Theresa May and Jeremy Corbyn make final pleas to voters after hard-fought election campaign
Theresa May and Jeremy Corbyn have made their last-ditch pleas to voters before polls open in the general election tomorrow.
The Conservative leader insisted she has the “will, the plan and the vision” to take Britain through Brexit and beyond.
The Labour leader meanwhile argued he had forged “the new centre” ground in British politics with his radical manifesto outlining major spending and renationalisation plans.
At a last hurrah campaign rally in Solihull flanked by members of her Cabinet, the Prime Minister urged voters to ditch Labour and give her a ticket back into No10.
Activists roared in approval despite what has been widely regarded as a lacklustre campaign for Mrs May, plagued by a major policy blunder on social care and questions over her record as Home Secretary.
When she called the election with a 24-point poll lead it was predicted she would claim a landslide victory, but Labour has seen a huge boost in popularity.
Mrs May still heads into the polling day confident of an outright majority tomorrow - with two polls tonight giving the party comfortable leads.
An ICM poll gave the Tories a 12-point advantage, while a ComRes survey for The Independent put them 10 points in front.
At the event in the West Midlands tonight – where the Conservatives were buoyed by Andy Street being elected may last month, Mrs May set out her plans if she is re-elected.
She pledged to stamp out terrorism, build more houses, improve the range of education, get a solid Brexit deal and nail down trade agreements around the globe.
“This is our vision for building a fairer, stronger, independent, more prosperous Britain for us all,” the Prime Minister told supporters at the National Convention Centre.
“This is the vision that we as Conservatives have. We have the will, we have the plan and we have the vision to take this country not just through those Brexit negotiations but beyond into a brighter future.”
Earlier at a rally in Norwich Mrs May said she wanted to “reignite the British spirit” and build a country “that feels more confident in itself”.
She urged Labour voters – who she described as “fiercely patriotic” – to put aside their previous allegiance and back her party when polls open tomorrow.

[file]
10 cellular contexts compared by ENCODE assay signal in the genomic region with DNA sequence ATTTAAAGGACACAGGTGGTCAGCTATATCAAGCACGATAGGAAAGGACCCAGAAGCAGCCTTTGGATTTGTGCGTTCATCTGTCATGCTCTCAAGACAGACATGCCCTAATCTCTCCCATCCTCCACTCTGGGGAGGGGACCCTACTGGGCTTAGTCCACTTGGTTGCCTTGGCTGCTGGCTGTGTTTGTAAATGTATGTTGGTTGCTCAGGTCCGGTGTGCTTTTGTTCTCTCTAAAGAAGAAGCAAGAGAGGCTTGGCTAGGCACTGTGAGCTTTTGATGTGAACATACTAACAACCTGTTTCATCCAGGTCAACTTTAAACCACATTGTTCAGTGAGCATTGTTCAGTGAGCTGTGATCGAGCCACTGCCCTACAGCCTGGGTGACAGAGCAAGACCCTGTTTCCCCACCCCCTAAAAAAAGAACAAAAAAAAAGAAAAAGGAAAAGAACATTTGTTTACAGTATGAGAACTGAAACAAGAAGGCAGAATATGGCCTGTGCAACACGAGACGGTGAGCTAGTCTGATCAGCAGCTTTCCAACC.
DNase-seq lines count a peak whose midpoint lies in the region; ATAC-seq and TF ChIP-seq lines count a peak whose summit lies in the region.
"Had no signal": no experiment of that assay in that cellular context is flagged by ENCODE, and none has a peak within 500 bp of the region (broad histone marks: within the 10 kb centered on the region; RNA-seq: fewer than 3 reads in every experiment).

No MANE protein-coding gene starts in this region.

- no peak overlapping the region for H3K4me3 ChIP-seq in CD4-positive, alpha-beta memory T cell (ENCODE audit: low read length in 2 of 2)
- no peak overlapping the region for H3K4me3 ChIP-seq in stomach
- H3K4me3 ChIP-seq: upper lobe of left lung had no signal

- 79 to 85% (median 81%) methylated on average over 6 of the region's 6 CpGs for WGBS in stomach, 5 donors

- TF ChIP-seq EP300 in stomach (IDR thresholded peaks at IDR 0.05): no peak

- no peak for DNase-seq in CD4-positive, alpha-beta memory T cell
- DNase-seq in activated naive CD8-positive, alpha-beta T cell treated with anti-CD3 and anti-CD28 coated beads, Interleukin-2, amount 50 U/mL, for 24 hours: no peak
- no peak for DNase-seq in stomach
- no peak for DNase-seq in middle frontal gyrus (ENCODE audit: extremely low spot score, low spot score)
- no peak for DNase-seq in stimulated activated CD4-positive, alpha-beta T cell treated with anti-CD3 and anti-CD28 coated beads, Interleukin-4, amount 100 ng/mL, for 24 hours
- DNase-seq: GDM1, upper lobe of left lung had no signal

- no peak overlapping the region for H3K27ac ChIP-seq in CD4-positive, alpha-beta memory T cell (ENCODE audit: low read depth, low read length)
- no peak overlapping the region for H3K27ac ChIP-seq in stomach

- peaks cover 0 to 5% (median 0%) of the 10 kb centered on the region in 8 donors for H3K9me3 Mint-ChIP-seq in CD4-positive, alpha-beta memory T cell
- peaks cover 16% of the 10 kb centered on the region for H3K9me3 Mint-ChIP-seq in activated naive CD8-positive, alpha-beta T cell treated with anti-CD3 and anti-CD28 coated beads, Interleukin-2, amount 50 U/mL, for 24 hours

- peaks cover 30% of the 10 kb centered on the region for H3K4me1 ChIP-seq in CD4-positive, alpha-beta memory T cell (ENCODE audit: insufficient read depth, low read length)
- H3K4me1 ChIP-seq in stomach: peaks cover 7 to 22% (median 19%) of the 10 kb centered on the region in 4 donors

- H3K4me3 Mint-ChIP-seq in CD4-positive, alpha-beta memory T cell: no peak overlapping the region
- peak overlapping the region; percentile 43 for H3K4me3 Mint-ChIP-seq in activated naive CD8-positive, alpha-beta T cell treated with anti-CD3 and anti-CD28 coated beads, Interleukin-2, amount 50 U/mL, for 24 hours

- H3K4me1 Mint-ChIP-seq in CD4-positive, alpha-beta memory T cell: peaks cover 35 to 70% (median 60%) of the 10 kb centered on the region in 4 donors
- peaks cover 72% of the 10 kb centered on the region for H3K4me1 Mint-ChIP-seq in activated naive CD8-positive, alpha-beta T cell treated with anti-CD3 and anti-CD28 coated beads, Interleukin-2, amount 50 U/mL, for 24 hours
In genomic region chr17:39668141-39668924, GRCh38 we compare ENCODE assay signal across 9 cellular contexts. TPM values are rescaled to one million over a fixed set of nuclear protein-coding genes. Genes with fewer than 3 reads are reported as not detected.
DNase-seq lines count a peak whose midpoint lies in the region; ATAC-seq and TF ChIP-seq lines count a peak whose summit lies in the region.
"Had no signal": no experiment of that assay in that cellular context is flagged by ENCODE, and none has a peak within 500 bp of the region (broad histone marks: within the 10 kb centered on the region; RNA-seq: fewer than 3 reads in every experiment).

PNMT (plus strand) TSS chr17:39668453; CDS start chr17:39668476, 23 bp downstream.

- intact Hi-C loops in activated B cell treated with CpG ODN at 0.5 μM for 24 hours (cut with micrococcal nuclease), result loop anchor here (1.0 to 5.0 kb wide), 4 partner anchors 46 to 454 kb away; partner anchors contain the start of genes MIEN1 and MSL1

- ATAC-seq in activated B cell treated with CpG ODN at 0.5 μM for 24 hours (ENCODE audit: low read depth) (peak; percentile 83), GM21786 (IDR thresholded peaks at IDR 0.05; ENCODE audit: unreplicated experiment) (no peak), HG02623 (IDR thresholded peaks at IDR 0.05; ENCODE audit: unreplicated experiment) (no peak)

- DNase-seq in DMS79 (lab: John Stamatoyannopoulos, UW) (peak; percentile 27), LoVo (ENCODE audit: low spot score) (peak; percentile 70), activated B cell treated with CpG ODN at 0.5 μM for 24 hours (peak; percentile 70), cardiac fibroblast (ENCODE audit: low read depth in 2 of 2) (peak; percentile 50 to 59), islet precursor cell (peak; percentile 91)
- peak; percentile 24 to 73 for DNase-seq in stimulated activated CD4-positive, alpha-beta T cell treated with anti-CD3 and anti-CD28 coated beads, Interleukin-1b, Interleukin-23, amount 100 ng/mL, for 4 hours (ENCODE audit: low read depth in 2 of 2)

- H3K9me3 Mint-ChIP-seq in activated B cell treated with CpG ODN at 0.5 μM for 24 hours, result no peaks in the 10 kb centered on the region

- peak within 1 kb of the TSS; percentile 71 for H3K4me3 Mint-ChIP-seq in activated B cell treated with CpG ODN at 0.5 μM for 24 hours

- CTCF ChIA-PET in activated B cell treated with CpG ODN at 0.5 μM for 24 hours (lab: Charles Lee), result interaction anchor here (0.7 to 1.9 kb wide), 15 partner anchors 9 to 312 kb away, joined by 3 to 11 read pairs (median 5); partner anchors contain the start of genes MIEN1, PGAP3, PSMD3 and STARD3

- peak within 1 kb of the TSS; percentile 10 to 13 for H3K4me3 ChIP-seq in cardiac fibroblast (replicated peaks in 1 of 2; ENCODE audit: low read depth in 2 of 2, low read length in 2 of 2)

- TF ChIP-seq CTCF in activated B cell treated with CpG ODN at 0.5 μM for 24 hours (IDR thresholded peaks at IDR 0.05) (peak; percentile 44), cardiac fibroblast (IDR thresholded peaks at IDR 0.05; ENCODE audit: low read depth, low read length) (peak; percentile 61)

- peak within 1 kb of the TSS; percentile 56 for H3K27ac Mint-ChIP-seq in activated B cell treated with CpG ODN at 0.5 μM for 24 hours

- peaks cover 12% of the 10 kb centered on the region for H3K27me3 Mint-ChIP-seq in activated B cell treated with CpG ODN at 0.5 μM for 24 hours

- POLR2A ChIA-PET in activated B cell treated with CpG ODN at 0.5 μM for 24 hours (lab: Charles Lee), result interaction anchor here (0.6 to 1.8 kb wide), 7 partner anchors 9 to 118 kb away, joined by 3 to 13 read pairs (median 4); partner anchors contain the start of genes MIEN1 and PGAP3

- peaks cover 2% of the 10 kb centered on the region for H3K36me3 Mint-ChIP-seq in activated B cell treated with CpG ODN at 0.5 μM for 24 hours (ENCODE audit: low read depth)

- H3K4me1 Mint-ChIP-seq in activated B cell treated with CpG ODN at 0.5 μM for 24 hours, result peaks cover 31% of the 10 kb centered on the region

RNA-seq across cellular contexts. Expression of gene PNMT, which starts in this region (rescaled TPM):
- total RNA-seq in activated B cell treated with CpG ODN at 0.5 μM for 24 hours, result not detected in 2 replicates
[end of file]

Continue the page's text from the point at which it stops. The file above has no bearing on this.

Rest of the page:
'THE NEW MAINSTREAM'
Meanwhile Labour leader Mr Corbyn rallied supporters at Union Chapel near his home in Islington.
“Labour’s campaign has already changed the face of British politics,” the Labour leader said after almost two years battling senior figures in his party to let him fight a general election at its helm.
“As we prepare for government, we have already changed the debate and given people hope. Hope that it doesn’t have to be like this; that inequality can be tackled; that austerity can be ended; that you can stand up to the elites and the cynics.
“This is the new centre ground. The place where most people actually are. The policies the majority actually want, not what the establishment and its media mouthpieces insist they should want.
“This is the new mainstream, and we have staked it out and made it our own - together.”
Mrs May announced last night she would introduce tougher controls for suspected terrorists in the wake of the three terror attacks in Britain over the past three months.
She said she wanted to restrict the movement of terror suspects and make it easier to deport them – as well as imprison convicted terrorists for longer periods.
In Norwich today she dismissed accusations her announcement was a knee jerk reaction and a U-turn after she scrapped control orders – which offered similar powers – in 2011.
“We are seeing the terrorist threat changing we are seeing it evolve and we need to respond to that,” Mrs May explained.
“It’s right that we look again at what powers are needed in order to be able to ensure police and security services have the powers they need.”
In the last days of the campaign Labour condemned Mrs May’s six-year record as home secretary – in particular the 20,000 police officers who were cut under her watch.
Mr Corbyn tonight recalled the three terror attacks that have shocked Britain in the past few weeks – one in Manchester and two in London – which left dozens dead and more than 200 injured.
“In the course of this campaign people have lost their lives in Manchester and here in London - citizens of a free and democratic country,” he said.
“We can honour the victims of these atrocities tomorrow by voting. By showing democracy that will never be cowed by terror and that hope can triumph over fear.”